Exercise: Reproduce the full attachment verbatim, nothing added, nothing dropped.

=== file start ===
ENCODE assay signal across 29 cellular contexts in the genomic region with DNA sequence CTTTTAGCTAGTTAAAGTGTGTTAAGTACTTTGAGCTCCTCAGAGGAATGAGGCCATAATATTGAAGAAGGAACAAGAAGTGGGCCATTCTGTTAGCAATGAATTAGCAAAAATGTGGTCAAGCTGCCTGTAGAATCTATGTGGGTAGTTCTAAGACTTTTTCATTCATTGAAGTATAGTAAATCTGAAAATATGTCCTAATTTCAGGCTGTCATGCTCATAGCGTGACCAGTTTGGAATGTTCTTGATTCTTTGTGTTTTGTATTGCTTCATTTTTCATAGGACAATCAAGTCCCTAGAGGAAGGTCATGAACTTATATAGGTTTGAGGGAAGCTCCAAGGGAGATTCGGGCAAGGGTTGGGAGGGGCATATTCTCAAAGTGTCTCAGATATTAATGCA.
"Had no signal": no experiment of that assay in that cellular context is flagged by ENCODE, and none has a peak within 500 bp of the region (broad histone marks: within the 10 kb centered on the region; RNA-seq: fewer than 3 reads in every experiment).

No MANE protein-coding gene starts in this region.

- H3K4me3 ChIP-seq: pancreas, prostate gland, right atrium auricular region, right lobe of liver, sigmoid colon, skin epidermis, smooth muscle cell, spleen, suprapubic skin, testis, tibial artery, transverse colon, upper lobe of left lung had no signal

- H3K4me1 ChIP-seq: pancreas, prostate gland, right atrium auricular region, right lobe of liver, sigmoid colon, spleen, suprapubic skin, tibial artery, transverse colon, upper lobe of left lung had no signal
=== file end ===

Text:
ENCODE assay signal across 29 cellular contexts in the genomic region with DNA sequence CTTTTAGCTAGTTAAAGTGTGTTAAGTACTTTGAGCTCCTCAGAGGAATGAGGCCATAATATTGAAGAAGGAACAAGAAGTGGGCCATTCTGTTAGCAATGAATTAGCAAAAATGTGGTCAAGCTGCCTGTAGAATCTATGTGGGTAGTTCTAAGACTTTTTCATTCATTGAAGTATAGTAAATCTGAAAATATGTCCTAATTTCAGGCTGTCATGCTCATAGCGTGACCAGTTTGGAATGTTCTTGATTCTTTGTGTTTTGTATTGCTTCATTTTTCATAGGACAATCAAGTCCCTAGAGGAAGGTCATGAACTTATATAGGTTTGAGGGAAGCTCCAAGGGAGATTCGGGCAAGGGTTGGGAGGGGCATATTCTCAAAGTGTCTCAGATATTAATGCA.
"Had no signal": no experiment of that assay in that cellular context is flagged by ENCODE, and none has a peak within 500 bp of the region (broad histone marks: within the 10 kb centered on the region; RNA-seq: fewer than 3 reads in every experiment).

No MANE protein-coding gene starts in this region.

- H3K4me3 ChIP-seq: pancreas, prostate gland, right atrium auricular region, right lobe of liver, sigmoid colon, skin epidermis, smooth muscle cell, spleen, suprapubic skin, testis, tibial artery, transverse colon, upper lobe of left lung had no signal

- H3K4me1 ChIP-seq: pancreas, prostate gland, right atrium auricular region, right lobe of liver, sigmoid colon, spleen, suprapubic skin, tibial artery, transverse colon, upper lobe of left lung had no signal